High quality pathology is a vital part of breast cancer diagnosis and management and molecular assays such as Endopredict can provide important additional information to support complex decision making about the use of chemotherapy in ER positive breast cancer.


1. Adjuvant Chemotherapy Guided by a 21-Gene Expression Assay in Breast Cancer. Sparano JA, et al N Engl J Med. 2018 Jul 12;379(2):111-121.
2. Comparison of EndoPredict and EPclin With Oncotype DX Recurrence Score for Prediction of Risk of Distant Recurrence After Endocrine Therapy. Buus R, et al J Natl Cancer Inst. 2016 Jul 10;108(11).
3. Comparison of the Performance of 6 Prognostic Signatures for Estrogen Receptor-Positive Breast Cancer: A Secondary Analysis of a Randomized Clinical Trial. Sestak I, et al. JAMA Oncol. 2018 Apr 1;4(4):545-553.



About the Author:

Professor Sandra O'Toole

Anatomical Pathologist

Email: sandra.otoole@clinicallabs.com.au
Phone: 1300 134 111
Location: Bella Vista, NSW

Molecular Pathology, Histopathology, Breast Pathology & GIT/Hepatobiliary Pathology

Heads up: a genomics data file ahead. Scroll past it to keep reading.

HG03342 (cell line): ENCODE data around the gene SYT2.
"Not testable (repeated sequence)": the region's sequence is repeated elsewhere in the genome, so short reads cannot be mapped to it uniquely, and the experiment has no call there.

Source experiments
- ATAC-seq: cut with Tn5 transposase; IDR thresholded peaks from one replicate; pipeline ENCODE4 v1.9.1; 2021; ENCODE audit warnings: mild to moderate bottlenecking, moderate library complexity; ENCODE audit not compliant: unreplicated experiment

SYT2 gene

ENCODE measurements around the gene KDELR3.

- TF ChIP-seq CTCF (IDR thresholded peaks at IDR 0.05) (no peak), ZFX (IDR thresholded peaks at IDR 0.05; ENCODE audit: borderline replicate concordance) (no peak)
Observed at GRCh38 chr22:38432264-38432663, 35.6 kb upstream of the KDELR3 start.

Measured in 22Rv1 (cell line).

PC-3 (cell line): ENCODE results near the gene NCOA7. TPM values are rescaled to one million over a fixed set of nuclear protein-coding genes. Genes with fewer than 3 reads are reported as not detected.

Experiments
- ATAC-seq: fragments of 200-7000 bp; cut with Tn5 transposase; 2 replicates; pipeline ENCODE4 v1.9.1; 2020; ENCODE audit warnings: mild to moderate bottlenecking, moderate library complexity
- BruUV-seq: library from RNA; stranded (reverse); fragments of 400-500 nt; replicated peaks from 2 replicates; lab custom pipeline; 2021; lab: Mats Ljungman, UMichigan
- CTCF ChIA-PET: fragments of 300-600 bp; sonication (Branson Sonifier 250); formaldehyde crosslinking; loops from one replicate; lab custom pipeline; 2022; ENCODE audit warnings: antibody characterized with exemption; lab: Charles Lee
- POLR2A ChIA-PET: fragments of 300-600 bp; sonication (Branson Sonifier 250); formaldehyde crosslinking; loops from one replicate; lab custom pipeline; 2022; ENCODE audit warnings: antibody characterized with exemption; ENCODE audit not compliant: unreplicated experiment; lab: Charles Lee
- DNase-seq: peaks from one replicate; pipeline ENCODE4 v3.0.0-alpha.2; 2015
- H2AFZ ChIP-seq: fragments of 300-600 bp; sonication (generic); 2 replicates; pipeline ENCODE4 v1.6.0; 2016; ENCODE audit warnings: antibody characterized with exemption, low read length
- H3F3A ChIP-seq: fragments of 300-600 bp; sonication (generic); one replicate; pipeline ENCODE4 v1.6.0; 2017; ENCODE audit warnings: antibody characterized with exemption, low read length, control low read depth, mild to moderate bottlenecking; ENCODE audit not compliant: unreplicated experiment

Professor O’Toole is recognised as one of Australia’s leading molecular pathologists, with major research and diagnostic interests in breast cancer as well as the molecular pathology of melanoma and lung cancer. She was an expert member of the working group for Cancer Australia on Influencing Best Practice in Breast Cancer and is a National Breast Cancer Foundation Practitioner Fellow. Professor O’Toole is Clinical Professor at Sydney Medical School and head of Breast Cancer Translational Research at the Garvan Institute of Medical Research where she collaborates with researchers and clinicians nationally and internationally to promote the rapid translation of scientific discoveries. Her work has appeared in more than 100 scientific publications and she has secured over $20 million in research funding as a chief investigator. She is Chair of Cancer Services for the Royal College of Pathologists of Australasia.